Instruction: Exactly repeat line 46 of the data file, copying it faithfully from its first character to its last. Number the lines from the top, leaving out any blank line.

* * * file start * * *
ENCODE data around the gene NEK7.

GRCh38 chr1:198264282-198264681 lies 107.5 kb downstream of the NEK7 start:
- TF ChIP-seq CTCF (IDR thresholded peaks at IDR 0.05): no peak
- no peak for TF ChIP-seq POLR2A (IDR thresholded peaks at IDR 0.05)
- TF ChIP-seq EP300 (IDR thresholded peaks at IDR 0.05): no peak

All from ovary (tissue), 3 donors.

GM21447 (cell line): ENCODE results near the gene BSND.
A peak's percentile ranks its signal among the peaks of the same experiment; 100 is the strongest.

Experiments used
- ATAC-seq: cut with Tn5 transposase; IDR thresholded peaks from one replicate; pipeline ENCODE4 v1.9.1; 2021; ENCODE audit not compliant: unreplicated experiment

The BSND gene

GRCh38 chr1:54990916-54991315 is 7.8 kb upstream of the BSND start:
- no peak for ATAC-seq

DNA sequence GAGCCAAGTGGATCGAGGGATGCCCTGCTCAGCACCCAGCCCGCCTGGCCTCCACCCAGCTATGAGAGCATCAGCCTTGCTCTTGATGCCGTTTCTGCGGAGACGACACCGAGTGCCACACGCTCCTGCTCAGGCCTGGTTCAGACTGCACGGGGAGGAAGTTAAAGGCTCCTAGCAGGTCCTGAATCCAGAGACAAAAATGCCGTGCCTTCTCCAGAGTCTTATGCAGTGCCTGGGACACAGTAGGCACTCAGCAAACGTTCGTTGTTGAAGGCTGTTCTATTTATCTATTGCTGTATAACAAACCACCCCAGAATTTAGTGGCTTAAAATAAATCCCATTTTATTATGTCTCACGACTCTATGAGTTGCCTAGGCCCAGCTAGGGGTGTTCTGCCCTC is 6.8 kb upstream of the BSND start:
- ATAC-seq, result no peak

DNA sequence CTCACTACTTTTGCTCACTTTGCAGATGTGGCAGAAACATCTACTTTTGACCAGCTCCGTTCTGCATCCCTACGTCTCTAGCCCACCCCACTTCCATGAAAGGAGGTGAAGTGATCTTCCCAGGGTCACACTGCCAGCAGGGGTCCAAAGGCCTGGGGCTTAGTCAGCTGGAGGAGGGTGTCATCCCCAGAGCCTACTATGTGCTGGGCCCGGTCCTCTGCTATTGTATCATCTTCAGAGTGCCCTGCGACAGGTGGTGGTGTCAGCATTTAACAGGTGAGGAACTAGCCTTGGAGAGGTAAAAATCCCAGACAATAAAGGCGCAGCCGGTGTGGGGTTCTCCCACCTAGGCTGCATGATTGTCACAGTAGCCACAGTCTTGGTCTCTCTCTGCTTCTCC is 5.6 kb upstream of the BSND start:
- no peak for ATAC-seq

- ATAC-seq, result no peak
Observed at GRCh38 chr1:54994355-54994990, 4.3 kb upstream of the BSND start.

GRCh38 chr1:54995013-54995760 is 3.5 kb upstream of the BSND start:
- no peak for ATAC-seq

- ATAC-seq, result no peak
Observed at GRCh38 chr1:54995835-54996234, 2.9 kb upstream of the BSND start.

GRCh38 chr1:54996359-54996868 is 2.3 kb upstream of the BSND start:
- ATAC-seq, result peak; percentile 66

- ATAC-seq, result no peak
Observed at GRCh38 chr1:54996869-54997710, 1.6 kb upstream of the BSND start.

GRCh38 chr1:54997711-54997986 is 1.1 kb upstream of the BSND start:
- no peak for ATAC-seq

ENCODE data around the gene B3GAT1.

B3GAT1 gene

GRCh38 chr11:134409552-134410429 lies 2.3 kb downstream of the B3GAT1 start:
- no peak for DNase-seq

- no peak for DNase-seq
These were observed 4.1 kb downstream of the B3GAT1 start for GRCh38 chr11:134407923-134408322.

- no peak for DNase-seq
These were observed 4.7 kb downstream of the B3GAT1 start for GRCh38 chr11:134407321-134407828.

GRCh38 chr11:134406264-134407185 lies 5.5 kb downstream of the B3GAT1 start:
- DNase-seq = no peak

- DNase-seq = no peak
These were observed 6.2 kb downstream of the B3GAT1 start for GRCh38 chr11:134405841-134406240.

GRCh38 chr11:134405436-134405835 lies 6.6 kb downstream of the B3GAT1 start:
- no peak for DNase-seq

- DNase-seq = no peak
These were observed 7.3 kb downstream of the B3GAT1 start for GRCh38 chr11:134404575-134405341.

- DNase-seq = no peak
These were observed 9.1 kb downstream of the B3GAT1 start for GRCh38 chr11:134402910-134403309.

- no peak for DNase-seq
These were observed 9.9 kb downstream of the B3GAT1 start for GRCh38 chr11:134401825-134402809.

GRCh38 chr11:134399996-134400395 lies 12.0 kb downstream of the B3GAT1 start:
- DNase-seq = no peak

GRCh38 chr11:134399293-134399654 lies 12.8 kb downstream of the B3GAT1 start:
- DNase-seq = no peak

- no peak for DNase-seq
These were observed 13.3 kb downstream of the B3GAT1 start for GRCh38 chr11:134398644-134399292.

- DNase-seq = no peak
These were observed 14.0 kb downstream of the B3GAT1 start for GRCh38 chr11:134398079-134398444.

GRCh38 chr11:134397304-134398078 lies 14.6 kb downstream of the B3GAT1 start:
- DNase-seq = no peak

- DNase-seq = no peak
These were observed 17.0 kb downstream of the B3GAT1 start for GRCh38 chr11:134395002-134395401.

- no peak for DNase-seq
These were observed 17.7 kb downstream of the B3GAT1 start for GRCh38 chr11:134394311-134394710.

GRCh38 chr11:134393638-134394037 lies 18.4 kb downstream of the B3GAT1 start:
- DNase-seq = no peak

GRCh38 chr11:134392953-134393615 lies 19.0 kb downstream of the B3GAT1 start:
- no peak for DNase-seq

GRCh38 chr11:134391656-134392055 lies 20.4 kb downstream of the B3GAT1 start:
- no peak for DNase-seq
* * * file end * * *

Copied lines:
- DNase-seq = no peak